Francis A KORNEGAY Jr. Photo: Twitter / Institute for Global Dialogue
Francis Kornegay Jnr, senior researcher at the Institute for Global Dialogue, who died on June 11 at the age of 76, was a humanist and quintessentially Afropolitan.
Professor Mokubung Nkomo is a retired scholar who has published research on equality in education in academic journals and has written, edited and co-edited numerous books over the past four decades.
As we grow and become aware of the world around us, we choose to either go with the flow without disturbing the established order of things, or, having witnessed the injustices of the prevailing order, we choose to let us engage in the process of changing what is wrong and brings misery to a larger part of humanity.
The first option is pitifully ordinary, mundane, and it is better to leave it in its own silence.
The second option revolves around the consciousness and consciousness that inspires us to act accordingly; it is by definition extraordinary because it requires daring. Informed by these splendid human attributes, we choose the approach and the tools that will advance the goals we seek to achieve, in this case the imperative to improve the human condition.
For so many years that I have known Francis Kornegay – who died on June 11 at the age of 76 – sometimes up close, sometimes from afar, I have been struck by his deep concern for the “wretches of the earth”. Her loathing for injustice wherever it existed troubled her innermost sensibility.
Throughout his life, he has demonstrated his commitment to social justice, not only by word of mouth, but by sharing his ideas on various print platforms, expressing them in broadcast channels and conference rooms. . It was his choice of the weapons he used to fight injustice.
Prior to coming to South Africa, he was actively involved in various civil rights campaigns in the United States, including his work as an assistant to Charles Diggs, founder of the Congressional Black Caucus and a staunch anti-apartheid activist, and one of the champions of progressive legislation in the United States that would benefit everyone. He was deeply affected by his association with leading civil rights activists, lawmakers, the Vietnam War, and other cultural manifestations that marked the 1960-80 era in the United States.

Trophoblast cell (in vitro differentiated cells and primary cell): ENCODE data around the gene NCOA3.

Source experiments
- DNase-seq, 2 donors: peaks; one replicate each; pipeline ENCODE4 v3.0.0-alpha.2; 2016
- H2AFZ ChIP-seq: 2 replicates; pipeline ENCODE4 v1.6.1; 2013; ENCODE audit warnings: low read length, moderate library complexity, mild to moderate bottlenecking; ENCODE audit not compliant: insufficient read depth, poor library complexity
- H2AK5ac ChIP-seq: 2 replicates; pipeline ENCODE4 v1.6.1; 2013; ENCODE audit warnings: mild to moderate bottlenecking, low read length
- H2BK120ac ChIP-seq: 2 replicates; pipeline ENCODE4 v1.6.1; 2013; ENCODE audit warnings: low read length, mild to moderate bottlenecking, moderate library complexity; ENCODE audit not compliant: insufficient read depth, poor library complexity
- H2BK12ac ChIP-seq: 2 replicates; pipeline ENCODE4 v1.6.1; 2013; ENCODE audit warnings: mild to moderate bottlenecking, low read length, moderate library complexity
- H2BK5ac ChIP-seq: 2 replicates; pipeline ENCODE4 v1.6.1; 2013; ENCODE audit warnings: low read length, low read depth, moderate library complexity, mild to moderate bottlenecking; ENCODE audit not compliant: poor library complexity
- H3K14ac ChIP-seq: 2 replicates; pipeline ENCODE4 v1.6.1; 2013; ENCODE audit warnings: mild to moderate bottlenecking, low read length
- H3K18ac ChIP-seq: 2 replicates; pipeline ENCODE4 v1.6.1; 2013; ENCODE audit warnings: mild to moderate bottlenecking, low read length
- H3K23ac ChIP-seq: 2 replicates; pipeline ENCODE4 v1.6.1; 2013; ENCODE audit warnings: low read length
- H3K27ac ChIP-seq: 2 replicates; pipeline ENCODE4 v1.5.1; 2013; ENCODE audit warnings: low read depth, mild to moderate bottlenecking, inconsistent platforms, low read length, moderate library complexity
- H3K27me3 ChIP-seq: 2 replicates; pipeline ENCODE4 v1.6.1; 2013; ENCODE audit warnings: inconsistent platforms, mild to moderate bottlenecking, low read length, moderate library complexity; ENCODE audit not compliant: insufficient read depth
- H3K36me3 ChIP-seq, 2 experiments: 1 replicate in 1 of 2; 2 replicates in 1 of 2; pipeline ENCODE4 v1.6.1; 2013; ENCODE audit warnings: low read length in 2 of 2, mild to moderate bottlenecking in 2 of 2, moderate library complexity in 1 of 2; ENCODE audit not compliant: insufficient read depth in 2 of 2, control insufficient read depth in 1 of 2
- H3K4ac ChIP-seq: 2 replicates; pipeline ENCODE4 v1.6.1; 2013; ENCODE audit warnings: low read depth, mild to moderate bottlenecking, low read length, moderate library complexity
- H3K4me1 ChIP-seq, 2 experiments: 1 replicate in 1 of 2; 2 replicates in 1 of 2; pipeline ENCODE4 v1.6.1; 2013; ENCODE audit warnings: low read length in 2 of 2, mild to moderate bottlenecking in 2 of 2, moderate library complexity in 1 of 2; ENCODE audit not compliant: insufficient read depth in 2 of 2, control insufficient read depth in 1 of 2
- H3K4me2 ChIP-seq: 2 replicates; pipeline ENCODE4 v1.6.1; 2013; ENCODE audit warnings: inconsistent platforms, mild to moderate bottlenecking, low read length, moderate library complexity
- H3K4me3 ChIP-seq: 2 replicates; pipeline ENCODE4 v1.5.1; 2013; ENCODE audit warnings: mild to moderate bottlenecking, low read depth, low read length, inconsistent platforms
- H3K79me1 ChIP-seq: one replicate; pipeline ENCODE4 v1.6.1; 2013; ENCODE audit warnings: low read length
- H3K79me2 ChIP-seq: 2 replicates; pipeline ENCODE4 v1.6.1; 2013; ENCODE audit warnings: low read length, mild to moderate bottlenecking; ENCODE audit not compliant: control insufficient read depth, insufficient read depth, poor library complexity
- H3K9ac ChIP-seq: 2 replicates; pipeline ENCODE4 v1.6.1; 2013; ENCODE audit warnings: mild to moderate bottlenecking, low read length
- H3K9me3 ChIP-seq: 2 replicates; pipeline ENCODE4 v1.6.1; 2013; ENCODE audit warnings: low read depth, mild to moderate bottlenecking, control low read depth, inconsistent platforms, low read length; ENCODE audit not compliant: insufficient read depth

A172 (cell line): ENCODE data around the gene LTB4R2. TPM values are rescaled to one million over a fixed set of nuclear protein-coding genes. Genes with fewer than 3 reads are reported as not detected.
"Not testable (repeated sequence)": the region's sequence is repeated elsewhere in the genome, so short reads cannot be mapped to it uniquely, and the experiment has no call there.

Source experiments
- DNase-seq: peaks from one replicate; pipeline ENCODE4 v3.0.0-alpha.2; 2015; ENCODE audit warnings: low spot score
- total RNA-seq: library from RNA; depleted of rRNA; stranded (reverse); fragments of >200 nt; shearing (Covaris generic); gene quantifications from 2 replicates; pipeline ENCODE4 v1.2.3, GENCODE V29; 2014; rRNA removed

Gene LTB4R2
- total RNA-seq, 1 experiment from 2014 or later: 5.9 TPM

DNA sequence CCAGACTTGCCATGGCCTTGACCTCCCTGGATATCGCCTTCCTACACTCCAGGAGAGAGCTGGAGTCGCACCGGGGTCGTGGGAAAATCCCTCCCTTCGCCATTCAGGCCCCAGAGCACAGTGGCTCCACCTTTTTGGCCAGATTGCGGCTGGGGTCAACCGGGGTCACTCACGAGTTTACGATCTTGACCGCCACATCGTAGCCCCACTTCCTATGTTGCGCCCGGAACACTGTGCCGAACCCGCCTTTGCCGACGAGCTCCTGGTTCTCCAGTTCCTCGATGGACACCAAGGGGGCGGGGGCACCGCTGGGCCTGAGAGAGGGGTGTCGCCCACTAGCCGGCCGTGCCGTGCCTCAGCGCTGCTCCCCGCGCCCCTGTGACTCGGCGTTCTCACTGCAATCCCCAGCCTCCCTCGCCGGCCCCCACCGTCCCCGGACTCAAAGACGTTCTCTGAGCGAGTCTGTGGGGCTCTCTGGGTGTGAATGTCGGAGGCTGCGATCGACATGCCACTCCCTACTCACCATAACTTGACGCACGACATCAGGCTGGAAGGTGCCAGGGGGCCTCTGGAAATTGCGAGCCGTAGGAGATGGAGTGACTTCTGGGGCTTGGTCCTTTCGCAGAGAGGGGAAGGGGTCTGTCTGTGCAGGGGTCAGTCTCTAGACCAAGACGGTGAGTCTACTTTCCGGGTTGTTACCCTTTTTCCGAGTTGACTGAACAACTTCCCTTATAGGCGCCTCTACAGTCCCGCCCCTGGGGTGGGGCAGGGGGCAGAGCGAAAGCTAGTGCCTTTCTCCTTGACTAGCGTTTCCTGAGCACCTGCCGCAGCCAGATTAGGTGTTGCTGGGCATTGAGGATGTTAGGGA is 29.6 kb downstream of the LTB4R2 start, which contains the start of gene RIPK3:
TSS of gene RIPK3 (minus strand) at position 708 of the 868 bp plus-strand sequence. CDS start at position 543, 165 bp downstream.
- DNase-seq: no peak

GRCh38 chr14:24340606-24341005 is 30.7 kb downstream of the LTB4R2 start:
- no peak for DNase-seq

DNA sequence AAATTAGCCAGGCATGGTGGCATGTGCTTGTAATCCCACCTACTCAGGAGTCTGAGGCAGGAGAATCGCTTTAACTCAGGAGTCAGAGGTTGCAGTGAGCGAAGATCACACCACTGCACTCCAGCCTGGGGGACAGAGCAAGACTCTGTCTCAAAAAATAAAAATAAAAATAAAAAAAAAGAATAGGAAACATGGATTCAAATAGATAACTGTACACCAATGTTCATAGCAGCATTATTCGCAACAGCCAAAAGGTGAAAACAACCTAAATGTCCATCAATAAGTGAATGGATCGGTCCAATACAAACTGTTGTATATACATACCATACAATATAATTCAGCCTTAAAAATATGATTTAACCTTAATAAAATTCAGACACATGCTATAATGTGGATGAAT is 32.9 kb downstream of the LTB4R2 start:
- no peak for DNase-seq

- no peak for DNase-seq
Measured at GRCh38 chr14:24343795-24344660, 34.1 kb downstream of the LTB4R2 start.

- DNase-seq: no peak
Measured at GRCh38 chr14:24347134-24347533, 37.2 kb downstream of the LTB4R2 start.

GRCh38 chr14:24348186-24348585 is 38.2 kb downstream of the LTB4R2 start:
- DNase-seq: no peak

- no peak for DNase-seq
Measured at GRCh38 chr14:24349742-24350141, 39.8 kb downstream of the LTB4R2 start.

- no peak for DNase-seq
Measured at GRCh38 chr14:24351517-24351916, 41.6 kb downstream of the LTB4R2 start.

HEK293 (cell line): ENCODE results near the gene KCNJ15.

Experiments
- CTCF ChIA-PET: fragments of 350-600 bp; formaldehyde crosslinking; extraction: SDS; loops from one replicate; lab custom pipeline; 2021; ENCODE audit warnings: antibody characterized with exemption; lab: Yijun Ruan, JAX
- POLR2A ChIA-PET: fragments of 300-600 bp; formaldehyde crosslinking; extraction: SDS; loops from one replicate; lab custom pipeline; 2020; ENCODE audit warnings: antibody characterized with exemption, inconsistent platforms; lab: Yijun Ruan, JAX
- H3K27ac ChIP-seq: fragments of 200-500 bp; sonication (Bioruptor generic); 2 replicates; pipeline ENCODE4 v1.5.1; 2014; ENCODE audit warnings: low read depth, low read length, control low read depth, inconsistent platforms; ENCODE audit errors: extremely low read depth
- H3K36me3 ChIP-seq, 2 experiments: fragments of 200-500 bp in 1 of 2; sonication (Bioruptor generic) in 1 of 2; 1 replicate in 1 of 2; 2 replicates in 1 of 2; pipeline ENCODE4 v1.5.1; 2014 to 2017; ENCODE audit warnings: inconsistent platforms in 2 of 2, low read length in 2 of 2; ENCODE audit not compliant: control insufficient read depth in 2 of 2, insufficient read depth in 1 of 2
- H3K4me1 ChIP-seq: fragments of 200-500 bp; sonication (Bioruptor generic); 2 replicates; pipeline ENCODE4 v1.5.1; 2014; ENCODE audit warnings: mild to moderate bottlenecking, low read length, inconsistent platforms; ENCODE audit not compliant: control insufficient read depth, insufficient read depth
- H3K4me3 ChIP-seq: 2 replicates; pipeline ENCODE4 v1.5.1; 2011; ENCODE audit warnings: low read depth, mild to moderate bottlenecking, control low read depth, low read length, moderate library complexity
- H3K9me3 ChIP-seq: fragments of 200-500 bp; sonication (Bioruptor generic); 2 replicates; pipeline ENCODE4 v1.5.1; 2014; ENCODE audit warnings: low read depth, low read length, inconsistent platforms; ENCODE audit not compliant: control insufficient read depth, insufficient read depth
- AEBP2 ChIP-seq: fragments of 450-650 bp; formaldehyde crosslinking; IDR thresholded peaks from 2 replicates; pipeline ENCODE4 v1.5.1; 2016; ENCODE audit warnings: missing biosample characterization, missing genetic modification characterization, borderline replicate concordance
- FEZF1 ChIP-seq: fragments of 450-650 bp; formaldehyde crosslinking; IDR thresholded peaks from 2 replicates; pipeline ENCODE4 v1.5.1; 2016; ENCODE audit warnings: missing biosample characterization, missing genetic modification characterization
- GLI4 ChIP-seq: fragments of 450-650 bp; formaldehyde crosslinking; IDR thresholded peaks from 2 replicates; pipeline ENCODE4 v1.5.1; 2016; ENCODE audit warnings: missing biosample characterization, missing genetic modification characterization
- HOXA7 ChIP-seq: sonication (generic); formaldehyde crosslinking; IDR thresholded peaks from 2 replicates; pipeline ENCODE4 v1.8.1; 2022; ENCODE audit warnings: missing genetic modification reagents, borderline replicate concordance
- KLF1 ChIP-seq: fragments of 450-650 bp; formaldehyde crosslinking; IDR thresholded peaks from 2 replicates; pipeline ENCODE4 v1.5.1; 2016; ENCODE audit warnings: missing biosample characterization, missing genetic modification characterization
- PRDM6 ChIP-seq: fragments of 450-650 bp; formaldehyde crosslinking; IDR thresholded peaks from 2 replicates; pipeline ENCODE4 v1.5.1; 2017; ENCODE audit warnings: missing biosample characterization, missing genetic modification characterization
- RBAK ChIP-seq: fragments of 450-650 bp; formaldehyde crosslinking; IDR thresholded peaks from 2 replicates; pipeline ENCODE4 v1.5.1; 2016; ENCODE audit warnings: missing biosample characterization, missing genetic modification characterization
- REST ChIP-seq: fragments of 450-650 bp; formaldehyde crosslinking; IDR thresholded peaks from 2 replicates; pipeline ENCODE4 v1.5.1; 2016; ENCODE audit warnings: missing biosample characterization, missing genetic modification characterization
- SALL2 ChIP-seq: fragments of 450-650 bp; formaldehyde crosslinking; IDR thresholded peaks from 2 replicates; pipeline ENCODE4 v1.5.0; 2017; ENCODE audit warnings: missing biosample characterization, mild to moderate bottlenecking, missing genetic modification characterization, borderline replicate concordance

His considerable accomplishments are described by the family obituary as follows:
“Senior researcher at the Institute for Global Dialogue [IGD], he was an alumnus of the Woodrow Wilson International Center for Scholars and a member of the International Editorial Advisory Board of the Journal of the Indian Ocean Region. Prior to joining the IGD, he was a Senior Fellow at the Center for Policy Studies at the University of the Witwatersrand, contributing to research on African policies, governance and democratization processes. Prior to residing in South Africa, Mr. Kornegay Jr was a two-time Professional Fellow in the United States Congress, helping to establish the Research and Evaluation Office of the African Development Foundation and was Editor-in-Chief at the Bibliographic Center African.
“He has co-edited two books: Pose the BRICS of a new world order  and Africa and the World: Navigating in a Changing Geopolitics . He has also published extensively on a variety of subjects such as South-South cooperation, the rise of emerging powers, maritime security, the Indian Ocean rim, the Indo-Pacific, global Africa and the role of the diaspora, regional integration and Africa’s role in a changing geopolitical landscape.
“His work has consistently contributed to the formulation and formulation of ideas and concepts on strengthening the African agency in international relations in order to ensure strategic autonomy in Africa’s relations with its strategic partners. Recognizing the negative impact of economic policy and development models on human society’s relationship with nature, he was determined to ensure that development decisions were in harmony with our relationship with the natural world, this which led to the concept of zoonosis. , an IGD series on reimagining post-pandemic international relations.
Martin Luther King Jnr’s enduring and deep assertion that “injustice anywhere is a threat to justice everywhere” seemed irreparably entrenched in his personality. His penchant for social justice and true democracy has spread far beyond his country of birth, as evidenced by his involvement in the anti-apartheid campaign and its entanglement with issues of global inequality.
The desire to move to South Africa was driven in part by King’s aphorism and largely permitted, if not deliberately facilitated, by his wife and also engaged Dr. Ellen Kornegay. His move to South Africa was a conscious choice, even though the skies were at times heavily overrun with ominous clouds in our beloved country. His optimism and hope kept him loyal to the cause.
At the base, Francis Kornegay Jnr was a humanist and typically Afropolitan. He did not proclaim himself as such, but his actions, intellectual and otherwise, established his good faith. In short, his life can be defined in an all-encompassing word, praxis – that is, his thoughts were aligned with his practice. It is a laudable choice. Relevant activists, academics and politicians can learn vital lessons from its practice. DM
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This notice was published: 2021-06-21 12:59:11